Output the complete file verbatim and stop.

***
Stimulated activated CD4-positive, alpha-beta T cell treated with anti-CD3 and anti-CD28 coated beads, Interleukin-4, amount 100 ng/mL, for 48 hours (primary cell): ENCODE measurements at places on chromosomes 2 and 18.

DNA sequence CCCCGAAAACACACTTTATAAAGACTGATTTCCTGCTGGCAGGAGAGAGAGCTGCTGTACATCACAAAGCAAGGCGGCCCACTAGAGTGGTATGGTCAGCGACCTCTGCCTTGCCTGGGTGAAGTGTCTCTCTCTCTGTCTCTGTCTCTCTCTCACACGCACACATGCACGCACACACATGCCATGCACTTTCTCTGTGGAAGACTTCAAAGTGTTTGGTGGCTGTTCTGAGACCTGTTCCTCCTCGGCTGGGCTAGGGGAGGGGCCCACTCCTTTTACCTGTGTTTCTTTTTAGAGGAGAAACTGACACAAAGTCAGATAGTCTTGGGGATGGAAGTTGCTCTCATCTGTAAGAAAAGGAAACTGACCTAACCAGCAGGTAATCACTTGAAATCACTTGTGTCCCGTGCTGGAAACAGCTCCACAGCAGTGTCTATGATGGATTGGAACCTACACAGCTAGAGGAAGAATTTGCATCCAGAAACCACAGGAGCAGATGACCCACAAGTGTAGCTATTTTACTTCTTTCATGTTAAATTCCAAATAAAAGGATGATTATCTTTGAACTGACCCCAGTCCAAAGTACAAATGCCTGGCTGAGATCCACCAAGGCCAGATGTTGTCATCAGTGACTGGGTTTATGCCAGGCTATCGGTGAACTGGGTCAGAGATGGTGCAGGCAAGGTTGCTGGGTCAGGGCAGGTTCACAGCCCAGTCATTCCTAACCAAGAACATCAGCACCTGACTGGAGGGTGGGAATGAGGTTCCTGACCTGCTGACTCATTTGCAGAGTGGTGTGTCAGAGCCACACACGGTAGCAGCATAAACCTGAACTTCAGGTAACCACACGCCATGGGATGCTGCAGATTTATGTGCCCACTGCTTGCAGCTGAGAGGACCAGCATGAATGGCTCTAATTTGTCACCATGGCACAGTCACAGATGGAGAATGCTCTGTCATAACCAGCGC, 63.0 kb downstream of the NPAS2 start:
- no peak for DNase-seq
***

Stimulated activated CD4-positive, alpha-beta T cell treated with anti-CD3 and anti-CD28 coated beads, Interleukin-4, amount 100 ng/mL, for 48 hours (primary cell): ENCODE measurements at places on chromosomes 2 and 18.

DNA sequence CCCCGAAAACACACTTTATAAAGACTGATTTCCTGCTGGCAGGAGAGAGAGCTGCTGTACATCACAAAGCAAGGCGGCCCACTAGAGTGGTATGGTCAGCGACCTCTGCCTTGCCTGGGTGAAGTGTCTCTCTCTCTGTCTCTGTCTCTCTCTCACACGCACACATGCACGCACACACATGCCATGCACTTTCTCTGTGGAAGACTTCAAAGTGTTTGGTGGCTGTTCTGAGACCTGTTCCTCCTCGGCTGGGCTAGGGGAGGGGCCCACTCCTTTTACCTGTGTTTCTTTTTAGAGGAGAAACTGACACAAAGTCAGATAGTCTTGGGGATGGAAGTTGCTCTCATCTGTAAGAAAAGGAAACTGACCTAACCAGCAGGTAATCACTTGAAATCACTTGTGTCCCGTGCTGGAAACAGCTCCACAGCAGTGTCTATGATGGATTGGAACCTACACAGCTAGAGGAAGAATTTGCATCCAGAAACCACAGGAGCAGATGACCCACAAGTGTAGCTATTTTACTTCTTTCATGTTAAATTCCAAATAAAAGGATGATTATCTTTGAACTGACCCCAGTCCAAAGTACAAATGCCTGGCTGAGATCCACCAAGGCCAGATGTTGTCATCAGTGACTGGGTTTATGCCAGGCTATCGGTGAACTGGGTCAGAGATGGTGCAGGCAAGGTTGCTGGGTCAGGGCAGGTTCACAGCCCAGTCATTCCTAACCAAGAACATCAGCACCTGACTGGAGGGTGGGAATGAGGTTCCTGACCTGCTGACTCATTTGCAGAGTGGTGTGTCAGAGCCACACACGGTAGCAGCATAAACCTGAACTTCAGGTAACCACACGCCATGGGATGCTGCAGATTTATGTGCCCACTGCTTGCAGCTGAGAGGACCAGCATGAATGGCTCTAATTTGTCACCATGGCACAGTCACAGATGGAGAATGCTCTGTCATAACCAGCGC, 63.0 kb downstream of the NPAS2 start:
- no peak for DNase-seq